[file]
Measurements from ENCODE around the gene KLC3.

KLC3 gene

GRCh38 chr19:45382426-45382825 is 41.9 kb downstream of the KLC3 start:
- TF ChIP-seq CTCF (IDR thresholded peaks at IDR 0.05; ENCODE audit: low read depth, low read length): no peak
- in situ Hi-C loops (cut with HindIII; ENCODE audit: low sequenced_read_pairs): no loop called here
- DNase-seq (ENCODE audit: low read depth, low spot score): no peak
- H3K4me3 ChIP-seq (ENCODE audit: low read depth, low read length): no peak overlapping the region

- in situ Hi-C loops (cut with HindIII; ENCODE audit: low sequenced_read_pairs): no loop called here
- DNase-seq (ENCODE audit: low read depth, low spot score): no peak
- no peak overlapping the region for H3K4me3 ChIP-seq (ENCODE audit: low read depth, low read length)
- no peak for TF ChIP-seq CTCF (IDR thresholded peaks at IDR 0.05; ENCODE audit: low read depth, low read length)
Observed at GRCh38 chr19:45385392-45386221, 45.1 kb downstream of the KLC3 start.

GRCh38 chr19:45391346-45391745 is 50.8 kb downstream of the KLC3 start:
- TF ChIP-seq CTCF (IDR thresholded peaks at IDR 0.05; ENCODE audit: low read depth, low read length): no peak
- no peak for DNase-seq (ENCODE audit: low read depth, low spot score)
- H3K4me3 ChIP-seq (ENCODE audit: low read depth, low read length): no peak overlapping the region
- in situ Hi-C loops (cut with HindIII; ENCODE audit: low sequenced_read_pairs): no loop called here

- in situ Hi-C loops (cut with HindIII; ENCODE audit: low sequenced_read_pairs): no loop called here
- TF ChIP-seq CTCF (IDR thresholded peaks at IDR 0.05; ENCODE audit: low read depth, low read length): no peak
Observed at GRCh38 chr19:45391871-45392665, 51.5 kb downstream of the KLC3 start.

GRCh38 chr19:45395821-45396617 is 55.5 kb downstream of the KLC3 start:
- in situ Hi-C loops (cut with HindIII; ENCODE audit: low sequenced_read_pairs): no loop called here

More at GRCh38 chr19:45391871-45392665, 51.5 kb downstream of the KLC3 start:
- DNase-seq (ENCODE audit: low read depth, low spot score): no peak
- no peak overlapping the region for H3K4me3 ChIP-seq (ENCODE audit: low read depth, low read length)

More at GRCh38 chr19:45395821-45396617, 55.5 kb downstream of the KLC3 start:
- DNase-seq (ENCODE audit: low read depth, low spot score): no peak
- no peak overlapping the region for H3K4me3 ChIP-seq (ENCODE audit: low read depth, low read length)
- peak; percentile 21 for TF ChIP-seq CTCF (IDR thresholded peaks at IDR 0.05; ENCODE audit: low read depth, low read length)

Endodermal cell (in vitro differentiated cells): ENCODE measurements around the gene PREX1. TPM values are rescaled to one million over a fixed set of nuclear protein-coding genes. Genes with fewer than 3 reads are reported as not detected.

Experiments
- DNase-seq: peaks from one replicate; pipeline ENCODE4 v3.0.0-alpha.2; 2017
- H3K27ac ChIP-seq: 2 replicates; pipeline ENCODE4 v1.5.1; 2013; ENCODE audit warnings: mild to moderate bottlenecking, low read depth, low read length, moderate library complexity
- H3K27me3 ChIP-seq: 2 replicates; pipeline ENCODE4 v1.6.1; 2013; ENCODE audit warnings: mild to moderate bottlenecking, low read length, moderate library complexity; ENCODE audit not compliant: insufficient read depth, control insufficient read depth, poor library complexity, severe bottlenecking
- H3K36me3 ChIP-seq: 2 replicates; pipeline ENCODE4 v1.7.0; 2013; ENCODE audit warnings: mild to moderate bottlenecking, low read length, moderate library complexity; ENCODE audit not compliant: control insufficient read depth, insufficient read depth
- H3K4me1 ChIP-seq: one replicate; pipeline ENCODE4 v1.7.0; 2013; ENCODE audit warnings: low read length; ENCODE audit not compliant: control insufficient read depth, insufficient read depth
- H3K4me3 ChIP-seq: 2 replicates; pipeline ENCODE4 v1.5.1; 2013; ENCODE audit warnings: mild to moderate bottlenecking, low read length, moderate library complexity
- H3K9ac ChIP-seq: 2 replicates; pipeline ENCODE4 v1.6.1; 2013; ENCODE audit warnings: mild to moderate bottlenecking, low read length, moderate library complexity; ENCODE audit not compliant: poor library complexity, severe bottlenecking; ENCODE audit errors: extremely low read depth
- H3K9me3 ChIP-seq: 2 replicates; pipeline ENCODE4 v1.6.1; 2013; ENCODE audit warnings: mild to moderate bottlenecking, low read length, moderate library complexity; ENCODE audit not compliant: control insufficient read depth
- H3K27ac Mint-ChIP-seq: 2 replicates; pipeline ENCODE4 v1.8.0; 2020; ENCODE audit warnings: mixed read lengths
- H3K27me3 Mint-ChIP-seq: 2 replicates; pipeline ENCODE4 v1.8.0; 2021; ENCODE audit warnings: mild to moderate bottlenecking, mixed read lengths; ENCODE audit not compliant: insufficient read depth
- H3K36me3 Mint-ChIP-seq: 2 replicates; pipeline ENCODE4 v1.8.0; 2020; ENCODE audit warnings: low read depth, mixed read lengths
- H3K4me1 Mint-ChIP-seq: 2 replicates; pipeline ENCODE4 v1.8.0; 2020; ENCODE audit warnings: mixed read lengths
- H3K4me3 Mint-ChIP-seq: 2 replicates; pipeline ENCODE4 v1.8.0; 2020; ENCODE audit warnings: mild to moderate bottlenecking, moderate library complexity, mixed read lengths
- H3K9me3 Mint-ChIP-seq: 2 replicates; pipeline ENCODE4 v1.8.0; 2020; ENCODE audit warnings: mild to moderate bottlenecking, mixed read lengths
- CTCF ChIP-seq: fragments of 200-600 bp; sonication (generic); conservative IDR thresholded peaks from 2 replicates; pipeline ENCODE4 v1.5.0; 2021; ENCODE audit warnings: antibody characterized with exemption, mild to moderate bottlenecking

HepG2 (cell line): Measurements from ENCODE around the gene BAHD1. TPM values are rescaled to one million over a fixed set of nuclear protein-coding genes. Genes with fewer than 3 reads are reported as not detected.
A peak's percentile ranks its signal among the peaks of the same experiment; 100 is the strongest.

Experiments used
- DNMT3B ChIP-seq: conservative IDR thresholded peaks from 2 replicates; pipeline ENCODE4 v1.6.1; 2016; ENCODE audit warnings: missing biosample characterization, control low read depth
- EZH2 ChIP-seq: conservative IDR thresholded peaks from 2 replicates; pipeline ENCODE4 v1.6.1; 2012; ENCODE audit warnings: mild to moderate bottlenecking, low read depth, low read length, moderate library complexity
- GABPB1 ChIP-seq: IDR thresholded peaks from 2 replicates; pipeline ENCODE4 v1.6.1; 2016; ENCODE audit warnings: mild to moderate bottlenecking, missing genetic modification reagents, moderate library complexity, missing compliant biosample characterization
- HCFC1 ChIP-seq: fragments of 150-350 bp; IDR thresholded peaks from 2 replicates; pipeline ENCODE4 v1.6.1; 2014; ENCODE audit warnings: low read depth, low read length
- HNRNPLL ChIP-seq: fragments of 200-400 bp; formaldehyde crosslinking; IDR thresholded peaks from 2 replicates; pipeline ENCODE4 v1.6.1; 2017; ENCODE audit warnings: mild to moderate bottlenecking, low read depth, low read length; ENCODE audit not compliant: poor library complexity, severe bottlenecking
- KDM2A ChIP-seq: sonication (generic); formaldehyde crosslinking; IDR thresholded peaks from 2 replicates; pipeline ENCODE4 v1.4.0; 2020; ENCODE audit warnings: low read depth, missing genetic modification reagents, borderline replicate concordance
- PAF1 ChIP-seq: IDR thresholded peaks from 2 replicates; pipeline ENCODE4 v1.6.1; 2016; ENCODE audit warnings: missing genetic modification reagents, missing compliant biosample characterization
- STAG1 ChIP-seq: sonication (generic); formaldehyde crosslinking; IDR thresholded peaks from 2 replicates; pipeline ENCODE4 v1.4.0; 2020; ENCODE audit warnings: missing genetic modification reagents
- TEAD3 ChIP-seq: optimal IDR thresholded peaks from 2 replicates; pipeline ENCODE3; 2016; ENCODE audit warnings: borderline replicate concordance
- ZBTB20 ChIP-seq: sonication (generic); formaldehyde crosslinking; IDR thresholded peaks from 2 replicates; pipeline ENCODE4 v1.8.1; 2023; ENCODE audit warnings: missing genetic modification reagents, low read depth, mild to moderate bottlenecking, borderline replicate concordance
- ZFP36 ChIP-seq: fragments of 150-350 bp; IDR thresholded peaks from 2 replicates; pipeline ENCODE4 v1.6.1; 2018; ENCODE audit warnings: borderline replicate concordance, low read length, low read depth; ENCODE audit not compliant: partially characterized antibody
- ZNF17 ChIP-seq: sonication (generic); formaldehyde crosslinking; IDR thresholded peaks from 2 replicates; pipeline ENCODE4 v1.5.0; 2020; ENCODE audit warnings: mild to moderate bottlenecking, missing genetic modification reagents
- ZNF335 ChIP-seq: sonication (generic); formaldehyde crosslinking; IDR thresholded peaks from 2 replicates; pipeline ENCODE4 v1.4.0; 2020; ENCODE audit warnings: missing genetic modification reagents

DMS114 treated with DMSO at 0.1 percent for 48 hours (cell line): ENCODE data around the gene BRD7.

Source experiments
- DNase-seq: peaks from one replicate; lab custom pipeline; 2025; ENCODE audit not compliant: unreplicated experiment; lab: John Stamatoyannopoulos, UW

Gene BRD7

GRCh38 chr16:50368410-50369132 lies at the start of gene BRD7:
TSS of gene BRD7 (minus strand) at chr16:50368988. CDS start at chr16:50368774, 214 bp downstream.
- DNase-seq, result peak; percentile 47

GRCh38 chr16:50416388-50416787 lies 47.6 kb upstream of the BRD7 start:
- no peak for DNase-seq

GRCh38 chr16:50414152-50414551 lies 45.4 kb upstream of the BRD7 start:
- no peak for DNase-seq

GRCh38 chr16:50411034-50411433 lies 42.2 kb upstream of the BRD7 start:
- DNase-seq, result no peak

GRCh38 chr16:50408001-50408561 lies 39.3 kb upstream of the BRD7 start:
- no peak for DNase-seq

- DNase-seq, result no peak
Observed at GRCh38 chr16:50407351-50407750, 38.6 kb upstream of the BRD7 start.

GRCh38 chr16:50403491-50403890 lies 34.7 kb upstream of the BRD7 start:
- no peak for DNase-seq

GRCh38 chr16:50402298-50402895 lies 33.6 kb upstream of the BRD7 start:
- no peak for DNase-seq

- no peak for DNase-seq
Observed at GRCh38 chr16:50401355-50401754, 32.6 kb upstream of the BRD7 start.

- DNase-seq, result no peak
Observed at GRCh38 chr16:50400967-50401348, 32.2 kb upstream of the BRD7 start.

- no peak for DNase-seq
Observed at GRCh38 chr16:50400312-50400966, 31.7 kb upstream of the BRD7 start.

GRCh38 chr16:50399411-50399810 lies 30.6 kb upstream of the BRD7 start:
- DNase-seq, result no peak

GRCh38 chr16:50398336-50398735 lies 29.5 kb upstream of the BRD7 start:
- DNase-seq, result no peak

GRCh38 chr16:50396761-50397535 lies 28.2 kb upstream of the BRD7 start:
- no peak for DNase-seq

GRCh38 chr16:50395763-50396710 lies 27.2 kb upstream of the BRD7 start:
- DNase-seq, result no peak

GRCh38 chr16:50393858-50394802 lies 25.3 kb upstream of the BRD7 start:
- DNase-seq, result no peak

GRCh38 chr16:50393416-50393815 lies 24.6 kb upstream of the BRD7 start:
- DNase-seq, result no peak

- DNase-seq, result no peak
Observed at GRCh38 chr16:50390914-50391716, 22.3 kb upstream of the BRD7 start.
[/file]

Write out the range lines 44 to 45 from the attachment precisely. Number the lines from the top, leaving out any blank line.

- H3K4me3 Mint-ChIP-seq: 2 replicates; pipeline ENCODE4 v1.8.0; 2020; ENCODE audit warnings: mild to moderate bottlenecking, moderate library complexity, mixed read lengths
- H3K9me3 Mint-ChIP-seq: 2 replicates; pipeline ENCODE4 v1.8.0; 2020; ENCODE audit warnings: mild to moderate bottlenecking, mixed read lengths